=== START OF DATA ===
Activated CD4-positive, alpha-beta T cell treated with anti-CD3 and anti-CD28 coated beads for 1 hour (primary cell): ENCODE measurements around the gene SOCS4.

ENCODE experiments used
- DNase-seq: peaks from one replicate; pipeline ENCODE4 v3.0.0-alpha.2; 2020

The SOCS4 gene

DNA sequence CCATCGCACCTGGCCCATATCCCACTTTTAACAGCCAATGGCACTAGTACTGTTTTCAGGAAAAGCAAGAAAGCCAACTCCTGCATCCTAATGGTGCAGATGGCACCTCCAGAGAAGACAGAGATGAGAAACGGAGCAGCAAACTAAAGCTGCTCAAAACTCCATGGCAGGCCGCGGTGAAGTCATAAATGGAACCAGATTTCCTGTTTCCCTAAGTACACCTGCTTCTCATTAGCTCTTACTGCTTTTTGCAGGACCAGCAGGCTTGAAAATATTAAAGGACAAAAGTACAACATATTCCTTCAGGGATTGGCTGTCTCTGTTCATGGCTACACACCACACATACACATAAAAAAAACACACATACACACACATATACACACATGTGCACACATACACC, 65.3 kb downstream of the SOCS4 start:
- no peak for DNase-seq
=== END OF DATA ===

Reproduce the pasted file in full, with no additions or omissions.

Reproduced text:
Activated CD4-positive, alpha-beta T cell treated with anti-CD3 and anti-CD28 coated beads for 1 hour (primary cell): ENCODE measurements around the gene SOCS4.

ENCODE experiments used
- DNase-seq: peaks from one replicate; pipeline ENCODE4 v3.0.0-alpha.2; 2020

The SOCS4 gene

DNA sequence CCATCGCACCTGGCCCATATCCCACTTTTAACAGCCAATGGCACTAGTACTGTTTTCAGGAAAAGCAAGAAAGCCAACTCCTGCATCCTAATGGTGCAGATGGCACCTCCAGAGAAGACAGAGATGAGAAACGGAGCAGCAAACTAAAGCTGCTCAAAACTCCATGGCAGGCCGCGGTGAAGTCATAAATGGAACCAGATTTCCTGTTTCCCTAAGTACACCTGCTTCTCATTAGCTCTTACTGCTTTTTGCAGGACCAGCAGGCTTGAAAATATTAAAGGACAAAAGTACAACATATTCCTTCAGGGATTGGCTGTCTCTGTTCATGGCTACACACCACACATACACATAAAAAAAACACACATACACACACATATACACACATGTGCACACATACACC, 65.3 kb downstream of the SOCS4 start:
- no peak for DNase-seq